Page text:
“He was born with a gift of laughter and a sense that the world was mad.” —Raphael Sabatini, opening line of Scaramouche (1921)
On the other hand, this blog shall be born middling in laughter and with a sense the world is almost too sane.
Laughter is great. Wonder at the world is great. But these things are bombarding us daily and readily accessible on the internet, while I find it much harder to find sources for piecing together how the world works. Since I abide by the law of comparative advantage, I devote this space to that quest.
This blog’s first claim is we want to understand the world.
This blog’s second claim is that viewing the world as not mad, but in fact, quite sane, will give us significant power for discovering the underlying rules that make the world go round.
While I’ll deal with the second in future posts, the first is a clear prerequisite. Luckily, the legwork has already been done for us at the nexus of the rationality blogosphere, LessWrong. If you don’t want to understand the world, I won’t push you. But if you’re on the edge, I’d strongly recommend it.
If anything is very important to you (raising your kids well, saving your friends), the most reliable way to achieve this goal is to understand it very well. You can desire a thing all you want, but unless you’re in a movie, this won’t get you very far. A recent quiz points out how many of the programs we implement toward various social goals — reducing crime, e.g. — actually increase the problems they are trying to fight. More applicable to you specifically, there are a lot of systematic errors humans make when buying insurance and investing money that will cause many people to lose thousands of dollars over their lifetime.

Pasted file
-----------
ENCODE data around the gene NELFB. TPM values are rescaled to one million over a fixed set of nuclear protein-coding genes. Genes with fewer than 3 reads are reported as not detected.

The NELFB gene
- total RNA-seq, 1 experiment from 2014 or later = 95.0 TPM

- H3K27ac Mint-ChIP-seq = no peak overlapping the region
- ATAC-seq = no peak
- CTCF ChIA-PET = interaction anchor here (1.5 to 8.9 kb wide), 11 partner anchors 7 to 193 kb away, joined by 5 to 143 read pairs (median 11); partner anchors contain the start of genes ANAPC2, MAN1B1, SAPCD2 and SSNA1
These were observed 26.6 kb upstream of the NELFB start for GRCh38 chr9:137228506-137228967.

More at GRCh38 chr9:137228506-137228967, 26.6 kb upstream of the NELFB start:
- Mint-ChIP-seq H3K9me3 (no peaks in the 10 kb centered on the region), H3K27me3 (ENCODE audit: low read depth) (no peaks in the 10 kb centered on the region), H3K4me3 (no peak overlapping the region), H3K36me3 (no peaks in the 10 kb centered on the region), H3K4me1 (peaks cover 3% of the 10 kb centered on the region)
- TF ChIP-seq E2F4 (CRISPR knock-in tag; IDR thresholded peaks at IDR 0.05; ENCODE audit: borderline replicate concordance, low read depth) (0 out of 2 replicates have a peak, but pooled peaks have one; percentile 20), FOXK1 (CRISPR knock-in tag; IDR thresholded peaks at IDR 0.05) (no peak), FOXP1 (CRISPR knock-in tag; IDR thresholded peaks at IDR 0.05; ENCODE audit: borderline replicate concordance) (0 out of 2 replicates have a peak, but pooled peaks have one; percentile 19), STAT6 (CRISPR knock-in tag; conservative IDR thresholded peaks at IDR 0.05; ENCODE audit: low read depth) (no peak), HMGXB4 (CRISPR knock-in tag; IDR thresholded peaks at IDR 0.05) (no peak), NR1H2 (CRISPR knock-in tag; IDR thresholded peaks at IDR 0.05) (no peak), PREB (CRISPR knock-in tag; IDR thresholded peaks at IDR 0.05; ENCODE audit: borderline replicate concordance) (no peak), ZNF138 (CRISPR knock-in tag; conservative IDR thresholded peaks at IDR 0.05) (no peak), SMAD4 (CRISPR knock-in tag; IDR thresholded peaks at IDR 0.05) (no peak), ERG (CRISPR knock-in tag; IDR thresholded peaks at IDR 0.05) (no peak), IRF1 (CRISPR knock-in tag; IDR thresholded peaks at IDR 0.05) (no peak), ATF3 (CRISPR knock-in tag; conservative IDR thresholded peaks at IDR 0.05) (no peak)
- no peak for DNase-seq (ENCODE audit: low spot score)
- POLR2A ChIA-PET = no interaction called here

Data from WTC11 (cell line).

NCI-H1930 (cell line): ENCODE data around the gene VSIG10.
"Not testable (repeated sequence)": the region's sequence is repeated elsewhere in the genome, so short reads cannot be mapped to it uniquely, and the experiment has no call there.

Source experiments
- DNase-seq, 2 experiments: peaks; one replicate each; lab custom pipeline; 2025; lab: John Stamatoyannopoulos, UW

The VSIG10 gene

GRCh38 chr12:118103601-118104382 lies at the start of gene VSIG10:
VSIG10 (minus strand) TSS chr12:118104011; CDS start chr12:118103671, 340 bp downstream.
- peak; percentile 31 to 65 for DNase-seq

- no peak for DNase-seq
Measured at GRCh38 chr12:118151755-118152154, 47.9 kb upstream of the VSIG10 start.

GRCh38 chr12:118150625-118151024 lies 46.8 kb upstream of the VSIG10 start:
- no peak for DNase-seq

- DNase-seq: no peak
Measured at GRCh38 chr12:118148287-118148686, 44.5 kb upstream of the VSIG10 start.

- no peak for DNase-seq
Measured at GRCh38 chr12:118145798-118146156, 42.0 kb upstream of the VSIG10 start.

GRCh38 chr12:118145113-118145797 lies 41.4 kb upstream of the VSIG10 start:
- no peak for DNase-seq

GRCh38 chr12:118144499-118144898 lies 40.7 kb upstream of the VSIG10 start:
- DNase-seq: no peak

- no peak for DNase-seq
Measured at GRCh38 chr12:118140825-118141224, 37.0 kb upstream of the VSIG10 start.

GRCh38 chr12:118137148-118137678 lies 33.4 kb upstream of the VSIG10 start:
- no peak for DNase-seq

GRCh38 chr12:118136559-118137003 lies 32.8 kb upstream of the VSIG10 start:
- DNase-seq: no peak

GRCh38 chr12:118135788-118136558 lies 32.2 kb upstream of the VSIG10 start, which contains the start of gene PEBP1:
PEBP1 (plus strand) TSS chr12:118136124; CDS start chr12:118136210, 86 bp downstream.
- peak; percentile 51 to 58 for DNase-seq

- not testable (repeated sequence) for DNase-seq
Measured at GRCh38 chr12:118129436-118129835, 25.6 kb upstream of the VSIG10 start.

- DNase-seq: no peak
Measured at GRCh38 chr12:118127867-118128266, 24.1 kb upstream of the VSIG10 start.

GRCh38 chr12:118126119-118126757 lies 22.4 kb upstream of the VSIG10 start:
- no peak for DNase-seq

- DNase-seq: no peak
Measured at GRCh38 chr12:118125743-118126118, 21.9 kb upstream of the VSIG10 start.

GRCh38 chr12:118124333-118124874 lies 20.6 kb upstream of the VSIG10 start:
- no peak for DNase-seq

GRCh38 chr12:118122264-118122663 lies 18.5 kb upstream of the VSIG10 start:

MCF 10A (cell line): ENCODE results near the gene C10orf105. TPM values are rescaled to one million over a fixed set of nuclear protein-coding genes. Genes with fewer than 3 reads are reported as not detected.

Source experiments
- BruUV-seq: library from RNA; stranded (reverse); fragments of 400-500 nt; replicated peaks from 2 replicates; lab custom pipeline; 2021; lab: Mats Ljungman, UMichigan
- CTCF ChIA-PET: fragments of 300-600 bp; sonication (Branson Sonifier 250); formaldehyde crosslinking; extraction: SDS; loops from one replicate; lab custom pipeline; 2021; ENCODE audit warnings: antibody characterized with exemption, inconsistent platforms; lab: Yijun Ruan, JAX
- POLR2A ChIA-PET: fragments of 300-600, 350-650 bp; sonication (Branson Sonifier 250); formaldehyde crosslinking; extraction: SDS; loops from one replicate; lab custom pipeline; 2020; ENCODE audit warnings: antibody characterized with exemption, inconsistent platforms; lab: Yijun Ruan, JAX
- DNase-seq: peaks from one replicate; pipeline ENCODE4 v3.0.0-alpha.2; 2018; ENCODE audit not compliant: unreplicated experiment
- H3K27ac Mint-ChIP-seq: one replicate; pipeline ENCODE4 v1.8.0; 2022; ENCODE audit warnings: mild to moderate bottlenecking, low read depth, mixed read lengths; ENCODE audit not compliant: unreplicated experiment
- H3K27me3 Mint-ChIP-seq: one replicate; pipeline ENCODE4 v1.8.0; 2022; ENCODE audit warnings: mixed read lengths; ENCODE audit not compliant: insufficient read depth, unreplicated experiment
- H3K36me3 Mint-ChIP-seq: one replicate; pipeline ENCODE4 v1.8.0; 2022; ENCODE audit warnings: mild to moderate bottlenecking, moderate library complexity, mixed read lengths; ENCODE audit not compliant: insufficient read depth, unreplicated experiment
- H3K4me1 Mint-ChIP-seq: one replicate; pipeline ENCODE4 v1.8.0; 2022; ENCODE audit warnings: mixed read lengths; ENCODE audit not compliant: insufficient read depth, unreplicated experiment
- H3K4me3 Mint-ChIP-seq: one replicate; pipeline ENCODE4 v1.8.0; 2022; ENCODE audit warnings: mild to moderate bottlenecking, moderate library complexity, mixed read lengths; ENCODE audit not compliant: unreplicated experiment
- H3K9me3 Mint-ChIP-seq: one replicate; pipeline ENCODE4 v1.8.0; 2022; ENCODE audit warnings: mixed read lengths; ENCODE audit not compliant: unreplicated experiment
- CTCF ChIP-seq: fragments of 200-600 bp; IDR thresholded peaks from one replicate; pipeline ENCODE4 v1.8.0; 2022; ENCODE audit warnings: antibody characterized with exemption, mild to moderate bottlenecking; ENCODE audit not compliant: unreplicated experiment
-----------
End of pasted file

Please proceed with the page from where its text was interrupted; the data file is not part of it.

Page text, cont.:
Whether you’re trying to make money, help society, avoid wasting your time on useless endeavors, or do almost anything, understanding it a bit beyond the average level can give you outsized gains. When I advocate rationality, I’m not using “knowledge” and “truth” and “rationality” as end goals in themselves, but as instrumental goals toward some much more important end. If you’re curious or hold truth on a pedestal, this is good, but probably won’t be enough to get you to actually stop making systematic mistakes. You need something more before you shut up and actually devote yourself to rationality. Before you actually rid yourself of bias so you can avoid any of the numerous failure modes plaguing humans across every scale.
As you may be able to tell, this will be a rationality blog.
Before you flee, this is not Spock’s version of rationality so often parodied, but a single commandment and its corollary:
End: achieve your goals.
Means: have your beliefs about the world reflect, as closely as possible, the world’s actual state.
If you don’t care about anything, rationality is probably not right for you. But it is kind of like food: you can get by with very little, but your productivity decreases quickly.
Rationality has had a long and storied history, from Descartes to Leibniz to Korzybski. But the field didn’t progress much past intuition until Kahneman and Tversky kicked off the first wave of modern rationality by finding biases in human thought (there are a lot) and the occasional way to correct them. E.T. Jaynes and other Bayesians expanded the concepts to focus on Bayesian probability theory and formal updates to one’s beliefs, which framework Eliezer Yudkowsky adopted, collected, and expanded upon at LessWrong over several years of blog posts (the best now published as a fantastic e-book). I strongly recommend you read some of LessWrong or the e-book: aside from helping build great thinking habits, it is a fantastic source of concepts that I will make use of time and again.
LessWrong also sparked a diaspora of rationality blogs in various domains, of which this blog aspires to be one. It is now racing after the bandwagon, hopefully soon to be clutching at the rear fender.